Cape Town - A Gordon’s Bay woman was hit in the face by a taxi driver when she refused to let him pass in peak-hour traffic on the N2 near Athlone.
Rene Smit, 40, a sales manager at a Koeberg Road car dealership, said she was hit three times in the face through her car’s open driver’s window on Thursday about 8am, as she was driving to Tamboerskloof to drop her two small sons at their school.
But the taxi driver got more than he bargained for when members of the police Flying Squad arrested him 15 minutes after the event.
“My cheek is swollen and my nose hurts. He really hit me hard,” Smit said on Friday morning.
“I was in a line of cars and the taxi was behind me, on the N2 direction Cape Town. We were near the Bhunga Avenue off-ramp.
“The guy was driving very close to my car’s rear and appeared to try to force me to give way so he could get past. He was trying to get by this way or that, but I wouldn’t let him because I knew if he got a gap he would scrape my car.
“When he could not get past, he hooted at me, so I hooted back. Then, at one point when the traffic stopped dead, he got out of the taxi and walked towards my car, but just then the traffic started moving and I moved forward.
“When the traffic stopped again, he got out, came up to my window and asked me what my problem was.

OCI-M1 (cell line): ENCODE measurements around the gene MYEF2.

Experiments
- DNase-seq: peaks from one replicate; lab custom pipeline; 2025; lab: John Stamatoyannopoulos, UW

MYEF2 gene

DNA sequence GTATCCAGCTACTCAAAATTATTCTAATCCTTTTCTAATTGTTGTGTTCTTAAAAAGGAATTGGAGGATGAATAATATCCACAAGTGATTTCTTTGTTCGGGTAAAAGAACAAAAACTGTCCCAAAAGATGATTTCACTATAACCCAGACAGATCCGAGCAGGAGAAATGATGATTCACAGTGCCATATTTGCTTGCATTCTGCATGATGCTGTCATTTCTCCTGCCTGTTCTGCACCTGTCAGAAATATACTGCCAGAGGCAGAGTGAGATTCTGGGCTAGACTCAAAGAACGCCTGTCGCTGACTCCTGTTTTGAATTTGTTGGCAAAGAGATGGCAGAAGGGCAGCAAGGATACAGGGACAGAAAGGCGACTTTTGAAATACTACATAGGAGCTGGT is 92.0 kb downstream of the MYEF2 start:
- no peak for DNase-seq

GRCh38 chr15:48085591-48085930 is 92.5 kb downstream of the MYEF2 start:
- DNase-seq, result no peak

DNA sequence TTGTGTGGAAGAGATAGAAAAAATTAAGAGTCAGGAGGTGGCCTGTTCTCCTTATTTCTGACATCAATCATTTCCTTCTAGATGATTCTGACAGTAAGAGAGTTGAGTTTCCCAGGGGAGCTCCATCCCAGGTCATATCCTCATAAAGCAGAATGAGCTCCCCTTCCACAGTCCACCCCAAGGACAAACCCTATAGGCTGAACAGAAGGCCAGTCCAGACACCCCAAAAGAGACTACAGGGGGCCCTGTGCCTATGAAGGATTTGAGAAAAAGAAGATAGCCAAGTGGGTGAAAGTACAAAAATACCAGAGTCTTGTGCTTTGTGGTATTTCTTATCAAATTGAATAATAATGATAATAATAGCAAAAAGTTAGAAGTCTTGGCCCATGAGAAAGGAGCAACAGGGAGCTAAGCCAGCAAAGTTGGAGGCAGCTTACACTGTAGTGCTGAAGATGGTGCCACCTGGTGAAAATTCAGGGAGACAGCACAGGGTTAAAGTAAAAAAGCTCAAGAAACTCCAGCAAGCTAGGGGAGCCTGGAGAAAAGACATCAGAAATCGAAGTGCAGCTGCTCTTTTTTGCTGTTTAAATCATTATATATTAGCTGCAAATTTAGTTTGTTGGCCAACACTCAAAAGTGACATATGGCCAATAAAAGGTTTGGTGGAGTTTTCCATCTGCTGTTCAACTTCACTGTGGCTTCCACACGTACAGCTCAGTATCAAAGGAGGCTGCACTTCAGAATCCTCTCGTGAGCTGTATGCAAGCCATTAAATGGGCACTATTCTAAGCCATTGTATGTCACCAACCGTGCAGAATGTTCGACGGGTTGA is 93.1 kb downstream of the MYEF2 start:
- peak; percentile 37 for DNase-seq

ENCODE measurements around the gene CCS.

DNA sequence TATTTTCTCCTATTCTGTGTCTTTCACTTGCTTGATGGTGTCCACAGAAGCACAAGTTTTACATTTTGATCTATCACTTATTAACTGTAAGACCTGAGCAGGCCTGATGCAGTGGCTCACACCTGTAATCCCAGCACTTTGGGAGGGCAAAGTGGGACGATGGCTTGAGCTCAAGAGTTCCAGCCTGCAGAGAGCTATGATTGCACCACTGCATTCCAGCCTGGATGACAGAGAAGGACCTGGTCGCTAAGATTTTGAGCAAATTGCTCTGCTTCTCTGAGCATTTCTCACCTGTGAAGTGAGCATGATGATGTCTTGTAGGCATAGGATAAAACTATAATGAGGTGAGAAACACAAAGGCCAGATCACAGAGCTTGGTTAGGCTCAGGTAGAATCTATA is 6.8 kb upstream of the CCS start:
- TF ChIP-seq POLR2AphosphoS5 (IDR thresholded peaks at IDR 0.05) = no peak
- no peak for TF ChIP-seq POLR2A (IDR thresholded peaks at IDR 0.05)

“I said, ‘no, what is your problem’, and he hit me, the first time with an open hand and then twice with his fist. My children were frantic and I was very shocked. He walked back to his taxi and forced his way past me but I took down his registration number.
“Two people from cars behind the taxi got out to help me but the guy got away. I then thought I should not be holding up the traffic, so I kept going and tried my best to remain calm in the presence of my two boys.
“But I called a friend, Nizaar Marlie, and sent him the registration number. Nizaar called the Flying Squad.”
Police quickly identified the vehicle and arrested its driver. Smit went to Pinelands police station and laid a charge against the driver.
“It was amazing how people, including the police, went as far as they could to help me. The police at Pinelands told me it was actually an Athlone police case but decided to take my statement and pass the case on to Athlone themselves, because they did not want to send me away in my traumatised state.
“Throughout the incident I just told myself to keep my cool. I strongly believe we law-abiding citizens should not give in to such thugs. All that happens is they take even more chances.”
Smit said the man was due to appear in court in two weeks. “The police helped me identify the man in an identity parade and they took great care of me throughout. I only have praise for how well they looked after me and handled the whole thing.”
Police were unable to comment on the incident at press time.